October 30, 2020

Digital transformation: what does the future hold? | Trends

Digital transformation: what does the future hold? | Trends


With the arrival of the new year, I am often asked what has really changed in the field of technology over the past 12 months. In fact, they are not specifically interested in the evolution of digital transformation and service management. The question is due more than anything to the perception of the end of the previous year as a kind of turning point in which the platforms are repositioned, the technological methodologies are consolidated and the form factors of the devices are prepared to carry out some type of new transition.

Logically, in terms of engineering software, January is a month like any other. However, it gives us the possibility to look back and analyze the issues that we are addressing today compared to what we might have been evaluating last year.

My professional career in the technological field has allowed me to identify a tangible change in recent years in the way we perceive the cloud, data management and application engineering. software in the era of service management. As we move into 2019, we can see that the debates around digital transformation in all its forms have evolved to a point where business systems are really starting to undergo changes.

In other words: many companies have carried out the digital transformation of some – although rarely all – of their operational bases and can analyze the effects derived from the greater productivity they have obtained thanks to it. These are results in which each organization has resorted to the digitalization of work flows, efficiencies based on services and tools such as analytics big data to create not only more optimized balances, but new operating models within the teams, departments and the company in general.

Let us return to the question: what has changed in the IT sector? It seems that we are really in the process of changing the way in which new technologies are applied. In this phase of transformation, we now have the capacity to address in much greater depth the issues related to the adjustment, increase, refinement and improvement of many of the systems that have already been implemented.

  • An open mind and without restrictions

Some companies are planning the next phase of their digital training with an open mind and without practically imposing restrictions. You already know that a large part of the IT systems with which you have been operating to date will not exist in the future. This does not mean that we are facing the risk of developing a culture of eliminating and replacing these systems; it is more about being aware of the magnitude of the opportunity that awaits us.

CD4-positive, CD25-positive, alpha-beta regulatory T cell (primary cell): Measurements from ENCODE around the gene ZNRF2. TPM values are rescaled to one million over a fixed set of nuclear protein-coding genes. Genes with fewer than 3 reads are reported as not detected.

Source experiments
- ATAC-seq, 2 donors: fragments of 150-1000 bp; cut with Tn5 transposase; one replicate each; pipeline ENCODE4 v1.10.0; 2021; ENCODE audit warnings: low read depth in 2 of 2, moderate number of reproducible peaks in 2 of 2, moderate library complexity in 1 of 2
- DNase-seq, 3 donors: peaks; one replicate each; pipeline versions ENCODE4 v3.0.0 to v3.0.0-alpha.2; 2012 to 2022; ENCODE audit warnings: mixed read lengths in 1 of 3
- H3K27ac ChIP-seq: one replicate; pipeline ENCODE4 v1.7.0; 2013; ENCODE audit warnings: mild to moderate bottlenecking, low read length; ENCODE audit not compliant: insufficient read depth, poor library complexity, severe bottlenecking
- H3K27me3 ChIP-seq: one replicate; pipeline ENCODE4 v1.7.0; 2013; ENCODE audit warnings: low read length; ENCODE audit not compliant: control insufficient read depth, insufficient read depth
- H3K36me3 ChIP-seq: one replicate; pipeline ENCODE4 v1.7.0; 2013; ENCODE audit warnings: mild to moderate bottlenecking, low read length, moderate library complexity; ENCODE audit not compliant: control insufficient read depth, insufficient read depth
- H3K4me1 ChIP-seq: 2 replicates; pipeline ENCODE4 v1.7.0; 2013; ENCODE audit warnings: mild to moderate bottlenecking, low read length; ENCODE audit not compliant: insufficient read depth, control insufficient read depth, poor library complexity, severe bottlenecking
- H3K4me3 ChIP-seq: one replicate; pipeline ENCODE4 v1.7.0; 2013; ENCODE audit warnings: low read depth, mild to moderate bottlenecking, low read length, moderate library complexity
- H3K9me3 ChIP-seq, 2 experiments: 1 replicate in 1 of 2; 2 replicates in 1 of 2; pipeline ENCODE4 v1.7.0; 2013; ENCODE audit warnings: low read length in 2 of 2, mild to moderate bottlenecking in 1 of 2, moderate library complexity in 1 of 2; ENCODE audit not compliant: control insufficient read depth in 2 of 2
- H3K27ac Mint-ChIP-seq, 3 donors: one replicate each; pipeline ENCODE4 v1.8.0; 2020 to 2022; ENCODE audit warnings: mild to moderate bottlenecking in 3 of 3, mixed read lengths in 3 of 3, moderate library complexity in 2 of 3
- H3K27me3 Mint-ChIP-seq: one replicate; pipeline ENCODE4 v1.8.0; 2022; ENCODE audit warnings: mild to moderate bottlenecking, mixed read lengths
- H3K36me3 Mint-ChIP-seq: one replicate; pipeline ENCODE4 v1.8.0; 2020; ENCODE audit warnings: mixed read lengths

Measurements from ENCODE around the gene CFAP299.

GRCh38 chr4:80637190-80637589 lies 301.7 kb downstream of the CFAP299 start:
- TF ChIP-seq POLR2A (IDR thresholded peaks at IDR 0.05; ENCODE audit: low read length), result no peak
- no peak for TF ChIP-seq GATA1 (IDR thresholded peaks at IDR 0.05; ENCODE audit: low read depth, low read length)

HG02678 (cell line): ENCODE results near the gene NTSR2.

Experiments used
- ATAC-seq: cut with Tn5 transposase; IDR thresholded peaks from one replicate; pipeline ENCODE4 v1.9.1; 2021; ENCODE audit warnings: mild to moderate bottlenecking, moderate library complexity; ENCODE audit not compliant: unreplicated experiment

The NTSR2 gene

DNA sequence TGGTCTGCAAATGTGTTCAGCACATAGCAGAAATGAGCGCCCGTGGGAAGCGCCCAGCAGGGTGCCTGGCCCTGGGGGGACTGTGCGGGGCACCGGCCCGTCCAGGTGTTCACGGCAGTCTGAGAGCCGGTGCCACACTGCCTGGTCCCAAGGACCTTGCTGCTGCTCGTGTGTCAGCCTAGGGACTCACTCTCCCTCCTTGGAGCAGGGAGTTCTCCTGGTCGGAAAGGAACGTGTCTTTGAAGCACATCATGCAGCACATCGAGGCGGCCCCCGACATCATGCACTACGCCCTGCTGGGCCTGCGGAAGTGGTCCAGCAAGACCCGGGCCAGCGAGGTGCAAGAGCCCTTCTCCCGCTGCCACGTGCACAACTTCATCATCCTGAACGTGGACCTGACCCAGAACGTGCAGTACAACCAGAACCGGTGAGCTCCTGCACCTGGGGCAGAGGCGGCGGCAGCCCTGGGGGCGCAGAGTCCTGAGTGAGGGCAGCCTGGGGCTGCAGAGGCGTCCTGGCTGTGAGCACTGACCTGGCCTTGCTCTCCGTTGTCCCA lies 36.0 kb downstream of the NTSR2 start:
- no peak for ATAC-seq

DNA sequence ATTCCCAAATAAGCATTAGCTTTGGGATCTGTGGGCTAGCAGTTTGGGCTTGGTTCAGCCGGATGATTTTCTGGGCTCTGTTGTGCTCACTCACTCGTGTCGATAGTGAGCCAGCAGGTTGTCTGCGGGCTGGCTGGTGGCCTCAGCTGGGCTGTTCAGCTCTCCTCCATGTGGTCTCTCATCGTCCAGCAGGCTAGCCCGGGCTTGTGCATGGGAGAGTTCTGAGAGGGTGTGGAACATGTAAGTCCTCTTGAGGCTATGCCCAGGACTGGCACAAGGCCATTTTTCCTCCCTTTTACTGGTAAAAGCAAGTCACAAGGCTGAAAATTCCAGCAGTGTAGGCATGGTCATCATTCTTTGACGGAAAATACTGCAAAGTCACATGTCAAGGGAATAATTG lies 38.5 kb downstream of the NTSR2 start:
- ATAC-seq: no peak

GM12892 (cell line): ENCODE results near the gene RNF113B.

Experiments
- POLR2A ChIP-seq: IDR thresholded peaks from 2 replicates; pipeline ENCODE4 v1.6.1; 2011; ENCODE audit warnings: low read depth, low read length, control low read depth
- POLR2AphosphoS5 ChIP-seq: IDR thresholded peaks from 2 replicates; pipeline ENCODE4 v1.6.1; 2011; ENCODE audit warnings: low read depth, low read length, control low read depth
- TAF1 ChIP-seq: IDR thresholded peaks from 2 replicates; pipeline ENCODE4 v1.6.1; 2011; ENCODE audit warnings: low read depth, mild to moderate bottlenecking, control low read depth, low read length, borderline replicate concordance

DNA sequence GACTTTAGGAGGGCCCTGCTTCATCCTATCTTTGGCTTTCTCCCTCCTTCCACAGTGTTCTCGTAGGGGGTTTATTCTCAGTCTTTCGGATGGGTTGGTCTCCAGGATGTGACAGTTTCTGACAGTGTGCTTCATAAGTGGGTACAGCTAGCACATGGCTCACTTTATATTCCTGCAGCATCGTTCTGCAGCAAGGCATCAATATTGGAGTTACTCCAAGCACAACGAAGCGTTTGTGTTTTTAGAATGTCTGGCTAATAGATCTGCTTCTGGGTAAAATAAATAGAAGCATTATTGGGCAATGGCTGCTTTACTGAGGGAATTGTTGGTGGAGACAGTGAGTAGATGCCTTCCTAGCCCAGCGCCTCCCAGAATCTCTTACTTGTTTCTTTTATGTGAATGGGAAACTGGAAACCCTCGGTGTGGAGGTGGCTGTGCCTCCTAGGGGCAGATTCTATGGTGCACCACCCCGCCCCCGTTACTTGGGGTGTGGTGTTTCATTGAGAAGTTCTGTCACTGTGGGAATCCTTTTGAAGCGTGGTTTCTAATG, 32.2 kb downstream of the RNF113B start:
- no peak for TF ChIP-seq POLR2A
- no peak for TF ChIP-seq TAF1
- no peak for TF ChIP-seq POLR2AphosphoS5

These new IT systems provide digital workflows where DevOps practices help to optimize work experiences and help people at all levels – I mean both users and engineers. software– to achieve unprecedented productivity.

  • A logical and virtuous path

All of the above implies that, subsequently, the management team can use these clearly articulated operational models and take them beyond their technological function to design new business strategies. These will also help companies to decide which key alliances should be forged.

Logically, not everything is a path of roses. We know that this transformation also implies a profound change in the way we work and that this process is not always easy. Even so we usually observe that the situation consolidates quite quickly and companies end up having a clear idea of ​​their needs.

  • The era of 'cloud-native'

The cloud has become a reality not only in Europe, but throughout the world. There is still some turmoil in the environment cloud, but it is because companies no longer focus only on determining if they adopt solutions in the cloud, but also seek to identify which applications and data should be implemented and where they should do it in different environments cloud public and private sectors of a world that has inevitably become a cloud hybrid.

It could be said that we have practically closed the circle and, now, companies are asking themselves what they should not place in the cloud. It is a profound transformation because it means that companies are really aware that their evolution is based on improving productivity and optimizing the experiences of employees.

Most of the conversations that I am having with executives and experts of the sector are related to the business and technological developments that will take place in a time horizon of between three and five years. This is the timeframe in which the next phase of the business digital transformation is very likely to take place.

We are in the transition phase, not just contemplating and figuring out how to carry out the transformation. The last few years have been very interesting from the professional point of view and I think that this period will also have lifted the technological passions of many others.

Paul Hardy is innovation director of ServiceNow.

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